All of that led to predictions of historically high Hispanic turnout, with many predicting that 2016 would be the election that Latinos emerge as the electoral force that their population numbers suggest they should be. It just didn’t happen. In 2012, Hispanics made up 10 percent of the overall electorate. That bumped up, marginally, to 11 percent in 2016. And, far more interestingly, Trump actually performed better among Hispanics than Romney did — 29 percent to 27 percent. More tellingly, Clinton underperformed Obama’s 2012 showing among Hispanics by six points (71 percent for Obama, 65 percent for Clinton), an underperformance that allowed Trump’s slight overperformance among white voters to matter more.
4. Education level mattered yugely in your vote choice
In 2012, Obama won both voters who had graduated from college and those who hadn’t; he took 50 percent among the former group and 51 percent among the latter. This time around, there was a far bigger divide. Clinton won voters with a college degree 52 percent to 43 percent. Trump won voters without a college degree by eight points. Also, contrary to some of the conventional wisdom out there about the 2016 voter, this was a more highly educated electorate than in 2012. It split evenly — 50 percent for each — between college grads and non-college grads. Four years ago, 53 percent of the electorate was non-college grads as compared to 47 percent who had a college degree.
5. Trump did better with white evangelicals than Romney
Trump didn’t do much to court white evangelical voters. And his personal story — three marriages, two divorces — doesn’t seem like one that many evangelicals could or would identify with. But Trump actually did better among white evangelicals than Romney had in 2012; Trump won 81 percent of “white evangelical or white born-again Christians” while Romney took 78 percent. (White evangelicals made up 26 percent of the electorate in both elections.) How to explain it? One theory is that as a Mormon, Romney was always viewed skeptically by evangelical whites. Another is that with social issues on the wane as voting issues, white evangelicals acted more tribally; they’re an overwhelmingly Republican bloc and voted like it. Or maybe Trump’s antiabortion stance — and Clinton’s support of abortion rights — was enough.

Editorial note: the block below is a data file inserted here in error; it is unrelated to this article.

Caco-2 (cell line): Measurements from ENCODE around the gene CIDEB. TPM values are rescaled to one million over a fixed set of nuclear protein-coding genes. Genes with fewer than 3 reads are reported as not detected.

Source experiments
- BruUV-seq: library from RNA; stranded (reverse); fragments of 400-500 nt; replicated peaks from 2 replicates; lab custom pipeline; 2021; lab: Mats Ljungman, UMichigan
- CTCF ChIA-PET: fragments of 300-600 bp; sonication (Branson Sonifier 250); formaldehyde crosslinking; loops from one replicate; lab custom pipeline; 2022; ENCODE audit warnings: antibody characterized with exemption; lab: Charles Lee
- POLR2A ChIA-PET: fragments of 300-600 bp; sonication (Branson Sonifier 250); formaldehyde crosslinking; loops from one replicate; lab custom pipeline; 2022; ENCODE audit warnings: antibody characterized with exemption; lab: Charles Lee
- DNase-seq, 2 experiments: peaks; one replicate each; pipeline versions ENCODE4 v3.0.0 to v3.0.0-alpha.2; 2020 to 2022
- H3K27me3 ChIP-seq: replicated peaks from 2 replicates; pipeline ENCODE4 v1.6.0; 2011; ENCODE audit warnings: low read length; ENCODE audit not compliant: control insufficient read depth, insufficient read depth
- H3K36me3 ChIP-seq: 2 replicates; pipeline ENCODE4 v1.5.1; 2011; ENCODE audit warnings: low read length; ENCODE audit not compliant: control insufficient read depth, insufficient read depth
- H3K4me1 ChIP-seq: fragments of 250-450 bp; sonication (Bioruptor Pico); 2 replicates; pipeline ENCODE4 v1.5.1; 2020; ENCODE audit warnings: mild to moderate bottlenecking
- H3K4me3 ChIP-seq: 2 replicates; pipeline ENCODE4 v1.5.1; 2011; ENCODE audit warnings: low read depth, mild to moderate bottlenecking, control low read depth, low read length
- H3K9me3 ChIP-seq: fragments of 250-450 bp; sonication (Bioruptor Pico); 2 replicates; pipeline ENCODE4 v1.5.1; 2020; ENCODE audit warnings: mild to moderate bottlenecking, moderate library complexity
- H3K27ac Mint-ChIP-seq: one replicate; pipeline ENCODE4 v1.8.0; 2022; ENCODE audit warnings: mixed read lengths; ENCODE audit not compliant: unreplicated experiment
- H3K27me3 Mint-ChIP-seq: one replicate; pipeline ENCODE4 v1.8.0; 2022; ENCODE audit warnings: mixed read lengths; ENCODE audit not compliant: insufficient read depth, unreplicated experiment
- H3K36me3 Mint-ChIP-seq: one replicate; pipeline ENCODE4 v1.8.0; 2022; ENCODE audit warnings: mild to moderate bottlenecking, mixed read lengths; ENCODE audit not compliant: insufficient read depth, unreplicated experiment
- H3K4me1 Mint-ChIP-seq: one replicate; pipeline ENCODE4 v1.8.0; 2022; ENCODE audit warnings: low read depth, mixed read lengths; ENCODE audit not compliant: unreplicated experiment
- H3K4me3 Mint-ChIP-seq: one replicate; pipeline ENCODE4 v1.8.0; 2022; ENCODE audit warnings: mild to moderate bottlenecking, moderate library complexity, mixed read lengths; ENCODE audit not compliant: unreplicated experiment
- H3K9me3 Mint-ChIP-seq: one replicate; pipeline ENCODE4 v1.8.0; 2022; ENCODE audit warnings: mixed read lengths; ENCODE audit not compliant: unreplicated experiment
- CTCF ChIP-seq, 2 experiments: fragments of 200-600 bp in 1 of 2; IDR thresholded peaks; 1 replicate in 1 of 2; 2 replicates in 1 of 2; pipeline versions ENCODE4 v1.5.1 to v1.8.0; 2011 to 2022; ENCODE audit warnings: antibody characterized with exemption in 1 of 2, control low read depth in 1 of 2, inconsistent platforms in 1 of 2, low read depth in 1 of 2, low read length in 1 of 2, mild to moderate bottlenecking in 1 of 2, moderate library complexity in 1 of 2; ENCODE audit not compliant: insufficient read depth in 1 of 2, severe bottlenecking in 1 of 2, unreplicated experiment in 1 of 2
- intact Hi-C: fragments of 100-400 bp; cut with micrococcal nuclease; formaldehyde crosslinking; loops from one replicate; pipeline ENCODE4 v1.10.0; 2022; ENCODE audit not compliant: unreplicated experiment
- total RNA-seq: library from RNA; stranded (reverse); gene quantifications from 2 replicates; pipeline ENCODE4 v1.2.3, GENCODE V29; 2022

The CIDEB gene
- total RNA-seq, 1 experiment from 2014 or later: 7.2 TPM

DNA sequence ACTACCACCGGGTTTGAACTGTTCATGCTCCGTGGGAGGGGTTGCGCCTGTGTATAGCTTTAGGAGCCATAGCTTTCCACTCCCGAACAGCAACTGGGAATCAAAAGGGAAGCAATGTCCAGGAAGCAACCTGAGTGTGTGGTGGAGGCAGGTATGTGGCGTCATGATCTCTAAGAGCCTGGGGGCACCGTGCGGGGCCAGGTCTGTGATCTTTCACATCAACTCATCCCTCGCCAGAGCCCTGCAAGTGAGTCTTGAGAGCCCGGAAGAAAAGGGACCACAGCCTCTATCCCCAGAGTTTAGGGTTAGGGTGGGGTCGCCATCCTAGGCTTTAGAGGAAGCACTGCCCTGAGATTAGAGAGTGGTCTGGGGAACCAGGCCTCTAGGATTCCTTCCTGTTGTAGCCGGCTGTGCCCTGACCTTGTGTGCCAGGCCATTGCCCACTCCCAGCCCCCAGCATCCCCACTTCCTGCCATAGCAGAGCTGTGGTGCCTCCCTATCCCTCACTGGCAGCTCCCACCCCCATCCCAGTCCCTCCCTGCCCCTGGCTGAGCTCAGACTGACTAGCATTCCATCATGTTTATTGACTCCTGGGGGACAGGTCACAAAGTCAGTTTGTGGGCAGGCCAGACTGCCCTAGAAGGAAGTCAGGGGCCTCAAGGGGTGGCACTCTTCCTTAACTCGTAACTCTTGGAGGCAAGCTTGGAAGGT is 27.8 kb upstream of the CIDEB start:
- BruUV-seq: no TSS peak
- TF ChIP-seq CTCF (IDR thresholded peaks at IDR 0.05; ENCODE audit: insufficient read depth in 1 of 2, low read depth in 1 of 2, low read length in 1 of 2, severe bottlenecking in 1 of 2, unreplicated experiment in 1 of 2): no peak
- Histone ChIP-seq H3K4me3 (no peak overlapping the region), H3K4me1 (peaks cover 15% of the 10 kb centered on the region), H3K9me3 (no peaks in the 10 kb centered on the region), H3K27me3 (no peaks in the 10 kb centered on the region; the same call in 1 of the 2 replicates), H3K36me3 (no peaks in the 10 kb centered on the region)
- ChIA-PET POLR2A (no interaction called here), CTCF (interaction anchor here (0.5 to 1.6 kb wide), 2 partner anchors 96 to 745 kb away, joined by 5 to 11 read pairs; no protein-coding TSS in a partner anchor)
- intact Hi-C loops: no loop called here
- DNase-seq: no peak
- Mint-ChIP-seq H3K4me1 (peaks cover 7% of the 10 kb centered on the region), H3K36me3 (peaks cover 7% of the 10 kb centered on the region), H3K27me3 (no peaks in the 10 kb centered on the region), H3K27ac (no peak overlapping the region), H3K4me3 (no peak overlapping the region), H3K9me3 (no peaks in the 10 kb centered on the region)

6. Trump didn’t bring lots of new voters to the process
Just 10 percent of voters said that the 2016 election was their first time voting. Of that group, Clinton won 56 percent to 40 percent over Trump. Of course, new voters often overlap with younger voters who are eligible to vote for the first time; Clinton won among 18- to 24-year-olds by 21 points.
7. The economy was the big issue — and Clinton won it
A majority (52 percent) of voters said the economy was the most important issue facing the country. (Voters were given a choice of four issues; “terrorism” was the second most commonly named “important” issue, with 18 percent choosing it.) Among those economy voters, Clinton beat Trump by 10 points.
Scratching your head yet? More below — but this is one of several findings in the exit poll that suggest people weren’t voting on issues. Like, at all.
8. This was a change election. And Trump was the change candidate.
To me, this is the single most important number in the exit poll in understanding what voters were thinking when they chose Trump. Provided with four candidate qualities and asked which mattered most to their vote, almost 4 in 10 (39 percent) said a candidate who “can bring needed change.” (A candidate who “has the right experience” was the second most important character trait.) Among those change voters, Trump took 83 percent of the vote to just 14 percent for Clinton.